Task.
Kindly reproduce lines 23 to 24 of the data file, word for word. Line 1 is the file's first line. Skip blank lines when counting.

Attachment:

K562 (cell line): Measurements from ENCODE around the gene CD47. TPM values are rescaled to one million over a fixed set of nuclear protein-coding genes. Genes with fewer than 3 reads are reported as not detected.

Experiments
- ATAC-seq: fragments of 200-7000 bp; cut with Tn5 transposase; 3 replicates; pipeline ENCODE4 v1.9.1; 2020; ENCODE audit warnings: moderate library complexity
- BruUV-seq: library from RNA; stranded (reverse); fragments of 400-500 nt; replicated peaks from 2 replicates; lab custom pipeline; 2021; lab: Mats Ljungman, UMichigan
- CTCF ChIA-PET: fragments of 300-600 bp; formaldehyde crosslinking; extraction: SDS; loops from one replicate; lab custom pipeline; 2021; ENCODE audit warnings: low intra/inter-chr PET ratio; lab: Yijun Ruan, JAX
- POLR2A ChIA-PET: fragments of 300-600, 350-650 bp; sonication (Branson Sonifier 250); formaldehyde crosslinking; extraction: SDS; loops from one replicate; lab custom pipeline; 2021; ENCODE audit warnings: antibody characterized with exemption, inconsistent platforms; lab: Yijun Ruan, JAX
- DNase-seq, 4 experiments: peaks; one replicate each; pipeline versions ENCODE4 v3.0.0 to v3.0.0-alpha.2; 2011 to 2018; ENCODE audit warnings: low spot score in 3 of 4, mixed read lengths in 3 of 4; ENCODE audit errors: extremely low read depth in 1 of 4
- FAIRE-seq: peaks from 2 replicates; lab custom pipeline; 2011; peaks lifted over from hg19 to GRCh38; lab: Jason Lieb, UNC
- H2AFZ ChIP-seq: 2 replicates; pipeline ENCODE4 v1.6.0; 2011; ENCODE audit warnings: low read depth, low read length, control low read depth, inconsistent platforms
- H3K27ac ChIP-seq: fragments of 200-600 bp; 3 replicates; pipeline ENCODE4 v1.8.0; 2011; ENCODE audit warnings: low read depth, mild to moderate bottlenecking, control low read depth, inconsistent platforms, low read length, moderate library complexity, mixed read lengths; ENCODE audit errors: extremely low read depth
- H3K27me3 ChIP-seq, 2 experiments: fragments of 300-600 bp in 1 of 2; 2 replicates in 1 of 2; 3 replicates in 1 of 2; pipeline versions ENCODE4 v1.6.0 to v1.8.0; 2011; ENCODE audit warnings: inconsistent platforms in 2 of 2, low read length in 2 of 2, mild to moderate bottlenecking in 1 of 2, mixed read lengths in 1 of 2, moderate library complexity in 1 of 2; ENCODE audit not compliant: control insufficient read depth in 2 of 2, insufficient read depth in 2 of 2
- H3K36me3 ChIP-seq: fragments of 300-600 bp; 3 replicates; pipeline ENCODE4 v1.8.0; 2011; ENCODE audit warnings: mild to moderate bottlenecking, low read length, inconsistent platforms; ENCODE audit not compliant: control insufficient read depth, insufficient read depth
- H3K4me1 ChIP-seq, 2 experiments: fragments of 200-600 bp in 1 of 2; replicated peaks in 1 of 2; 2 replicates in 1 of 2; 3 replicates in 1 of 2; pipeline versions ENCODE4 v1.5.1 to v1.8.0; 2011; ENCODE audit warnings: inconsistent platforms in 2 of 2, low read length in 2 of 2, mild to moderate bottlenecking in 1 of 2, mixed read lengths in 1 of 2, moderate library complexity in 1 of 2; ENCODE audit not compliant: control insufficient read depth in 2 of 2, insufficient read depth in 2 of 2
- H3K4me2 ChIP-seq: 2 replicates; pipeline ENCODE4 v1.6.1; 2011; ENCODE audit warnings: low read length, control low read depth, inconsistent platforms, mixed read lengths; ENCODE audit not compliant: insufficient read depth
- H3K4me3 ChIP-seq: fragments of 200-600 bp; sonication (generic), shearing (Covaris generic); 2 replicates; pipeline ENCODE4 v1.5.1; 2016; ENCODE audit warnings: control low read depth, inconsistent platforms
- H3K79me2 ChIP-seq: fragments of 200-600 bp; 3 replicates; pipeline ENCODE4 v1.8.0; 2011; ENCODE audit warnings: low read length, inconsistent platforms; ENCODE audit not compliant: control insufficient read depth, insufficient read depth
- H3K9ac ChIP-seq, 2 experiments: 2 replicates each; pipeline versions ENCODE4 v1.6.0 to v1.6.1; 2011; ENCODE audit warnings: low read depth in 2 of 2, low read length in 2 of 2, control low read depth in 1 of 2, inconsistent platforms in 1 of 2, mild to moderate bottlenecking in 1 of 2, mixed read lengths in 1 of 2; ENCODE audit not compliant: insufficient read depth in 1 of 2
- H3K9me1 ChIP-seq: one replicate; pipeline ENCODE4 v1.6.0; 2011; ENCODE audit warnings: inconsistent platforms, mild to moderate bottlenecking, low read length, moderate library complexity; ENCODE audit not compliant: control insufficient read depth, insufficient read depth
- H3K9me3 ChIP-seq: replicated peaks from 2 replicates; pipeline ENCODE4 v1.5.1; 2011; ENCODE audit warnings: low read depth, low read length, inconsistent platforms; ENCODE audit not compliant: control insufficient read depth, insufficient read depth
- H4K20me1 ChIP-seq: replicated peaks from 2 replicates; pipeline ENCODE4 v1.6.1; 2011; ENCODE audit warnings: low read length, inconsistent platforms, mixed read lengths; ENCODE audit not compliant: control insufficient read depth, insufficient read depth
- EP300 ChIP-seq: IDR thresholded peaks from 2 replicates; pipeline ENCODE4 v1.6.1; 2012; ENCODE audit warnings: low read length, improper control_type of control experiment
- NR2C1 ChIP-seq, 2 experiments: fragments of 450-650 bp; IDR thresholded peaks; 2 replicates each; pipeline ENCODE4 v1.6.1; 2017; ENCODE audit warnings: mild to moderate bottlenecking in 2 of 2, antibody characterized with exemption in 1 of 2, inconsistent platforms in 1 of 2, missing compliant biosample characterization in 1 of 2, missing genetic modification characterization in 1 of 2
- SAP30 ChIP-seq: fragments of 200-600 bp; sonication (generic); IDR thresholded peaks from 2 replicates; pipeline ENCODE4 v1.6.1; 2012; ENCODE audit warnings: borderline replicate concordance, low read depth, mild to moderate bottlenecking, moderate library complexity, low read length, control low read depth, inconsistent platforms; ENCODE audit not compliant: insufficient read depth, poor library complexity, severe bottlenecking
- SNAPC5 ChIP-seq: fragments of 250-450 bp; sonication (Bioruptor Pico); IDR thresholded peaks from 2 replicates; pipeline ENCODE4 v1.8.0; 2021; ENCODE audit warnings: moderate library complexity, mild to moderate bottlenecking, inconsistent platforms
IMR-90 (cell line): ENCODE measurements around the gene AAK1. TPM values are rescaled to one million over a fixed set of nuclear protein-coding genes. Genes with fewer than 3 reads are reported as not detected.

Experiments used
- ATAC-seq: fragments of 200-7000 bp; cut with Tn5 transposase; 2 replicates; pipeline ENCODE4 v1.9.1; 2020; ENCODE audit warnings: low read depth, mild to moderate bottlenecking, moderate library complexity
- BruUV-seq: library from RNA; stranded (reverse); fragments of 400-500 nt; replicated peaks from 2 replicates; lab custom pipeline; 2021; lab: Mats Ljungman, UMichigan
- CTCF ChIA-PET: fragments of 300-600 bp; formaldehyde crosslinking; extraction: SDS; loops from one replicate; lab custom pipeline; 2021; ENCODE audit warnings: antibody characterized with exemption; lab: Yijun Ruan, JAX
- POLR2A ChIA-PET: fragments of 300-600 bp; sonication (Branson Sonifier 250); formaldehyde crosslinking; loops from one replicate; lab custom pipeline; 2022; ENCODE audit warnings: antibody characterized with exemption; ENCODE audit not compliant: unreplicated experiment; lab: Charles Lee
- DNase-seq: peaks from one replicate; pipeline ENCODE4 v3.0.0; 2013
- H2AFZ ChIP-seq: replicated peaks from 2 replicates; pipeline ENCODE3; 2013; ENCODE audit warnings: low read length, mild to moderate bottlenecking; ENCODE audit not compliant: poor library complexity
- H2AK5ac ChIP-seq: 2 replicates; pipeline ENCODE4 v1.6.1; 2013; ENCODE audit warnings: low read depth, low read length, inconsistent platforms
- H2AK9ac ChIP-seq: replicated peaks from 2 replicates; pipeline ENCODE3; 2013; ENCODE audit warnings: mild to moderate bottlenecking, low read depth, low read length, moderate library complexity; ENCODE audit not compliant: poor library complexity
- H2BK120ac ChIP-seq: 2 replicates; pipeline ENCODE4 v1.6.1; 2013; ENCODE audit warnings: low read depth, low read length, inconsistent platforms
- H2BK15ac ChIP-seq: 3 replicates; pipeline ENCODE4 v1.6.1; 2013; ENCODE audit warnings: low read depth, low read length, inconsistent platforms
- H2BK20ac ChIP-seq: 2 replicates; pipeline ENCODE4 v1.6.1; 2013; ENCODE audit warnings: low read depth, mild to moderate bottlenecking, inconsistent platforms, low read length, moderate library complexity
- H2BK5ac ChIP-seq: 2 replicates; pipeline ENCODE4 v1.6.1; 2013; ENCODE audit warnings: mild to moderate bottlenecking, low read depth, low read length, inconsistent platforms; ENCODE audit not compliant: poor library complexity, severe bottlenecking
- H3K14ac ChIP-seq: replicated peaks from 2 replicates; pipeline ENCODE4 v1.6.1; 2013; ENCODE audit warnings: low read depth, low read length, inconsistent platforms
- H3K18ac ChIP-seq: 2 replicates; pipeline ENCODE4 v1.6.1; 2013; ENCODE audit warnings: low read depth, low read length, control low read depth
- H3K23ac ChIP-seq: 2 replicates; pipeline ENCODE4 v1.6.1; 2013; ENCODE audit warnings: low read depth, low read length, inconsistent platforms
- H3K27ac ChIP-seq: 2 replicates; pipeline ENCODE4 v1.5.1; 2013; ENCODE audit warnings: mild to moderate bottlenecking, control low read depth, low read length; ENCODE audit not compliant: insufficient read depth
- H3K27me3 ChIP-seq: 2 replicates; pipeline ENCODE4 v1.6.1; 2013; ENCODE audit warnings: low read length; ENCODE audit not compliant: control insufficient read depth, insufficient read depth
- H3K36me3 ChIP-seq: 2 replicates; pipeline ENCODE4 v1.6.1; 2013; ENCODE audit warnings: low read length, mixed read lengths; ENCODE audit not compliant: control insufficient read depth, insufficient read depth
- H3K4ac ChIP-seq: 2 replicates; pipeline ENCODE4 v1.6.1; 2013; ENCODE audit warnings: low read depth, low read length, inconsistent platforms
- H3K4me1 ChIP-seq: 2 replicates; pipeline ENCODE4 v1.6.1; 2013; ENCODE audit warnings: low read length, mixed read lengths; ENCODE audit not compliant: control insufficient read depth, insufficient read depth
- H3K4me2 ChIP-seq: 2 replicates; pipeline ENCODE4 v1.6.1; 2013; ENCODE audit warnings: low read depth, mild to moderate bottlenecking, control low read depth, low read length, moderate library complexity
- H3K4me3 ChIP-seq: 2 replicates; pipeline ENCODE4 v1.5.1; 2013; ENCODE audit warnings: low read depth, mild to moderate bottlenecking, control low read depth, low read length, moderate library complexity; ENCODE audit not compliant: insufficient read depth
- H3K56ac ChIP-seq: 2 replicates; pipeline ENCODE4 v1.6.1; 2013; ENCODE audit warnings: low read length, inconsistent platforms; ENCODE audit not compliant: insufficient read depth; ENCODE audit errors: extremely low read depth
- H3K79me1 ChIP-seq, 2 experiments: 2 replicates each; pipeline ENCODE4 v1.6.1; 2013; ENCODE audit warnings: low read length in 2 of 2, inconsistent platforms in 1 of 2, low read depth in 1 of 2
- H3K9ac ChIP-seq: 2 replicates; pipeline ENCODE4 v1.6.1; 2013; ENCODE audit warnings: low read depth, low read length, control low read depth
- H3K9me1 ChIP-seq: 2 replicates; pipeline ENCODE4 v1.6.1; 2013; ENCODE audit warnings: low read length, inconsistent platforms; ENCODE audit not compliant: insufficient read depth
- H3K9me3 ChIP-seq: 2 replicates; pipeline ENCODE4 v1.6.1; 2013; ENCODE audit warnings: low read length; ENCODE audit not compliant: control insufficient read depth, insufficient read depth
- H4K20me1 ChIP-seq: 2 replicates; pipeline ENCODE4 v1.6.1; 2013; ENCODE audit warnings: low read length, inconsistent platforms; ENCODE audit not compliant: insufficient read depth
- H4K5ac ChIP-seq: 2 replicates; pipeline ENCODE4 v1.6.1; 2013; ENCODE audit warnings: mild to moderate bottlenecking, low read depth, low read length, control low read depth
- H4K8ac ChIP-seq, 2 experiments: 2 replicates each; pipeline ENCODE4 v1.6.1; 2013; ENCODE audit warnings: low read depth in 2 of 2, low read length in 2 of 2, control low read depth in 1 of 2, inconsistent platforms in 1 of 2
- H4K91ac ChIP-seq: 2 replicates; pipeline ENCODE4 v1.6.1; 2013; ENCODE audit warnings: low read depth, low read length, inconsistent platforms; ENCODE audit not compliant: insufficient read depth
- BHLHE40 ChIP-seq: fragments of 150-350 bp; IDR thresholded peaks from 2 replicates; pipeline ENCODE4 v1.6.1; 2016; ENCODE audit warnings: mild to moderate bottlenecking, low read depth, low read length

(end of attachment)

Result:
- SAP30 ChIP-seq: fragments of 200-600 bp; sonication (generic); IDR thresholded peaks from 2 replicates; pipeline ENCODE4 v1.6.1; 2012; ENCODE audit warnings: borderline replicate concordance, low read depth, mild to moderate bottlenecking, moderate library complexity, low read length, control low read depth, inconsistent platforms; ENCODE audit not compliant: insufficient read depth, poor library complexity, severe bottlenecking
- SNAPC5 ChIP-seq: fragments of 250-450 bp; sonication (Bioruptor Pico); IDR thresholded peaks from 2 replicates; pipeline ENCODE4 v1.8.0; 2021; ENCODE audit warnings: moderate library complexity, mild to moderate bottlenecking, inconsistent platforms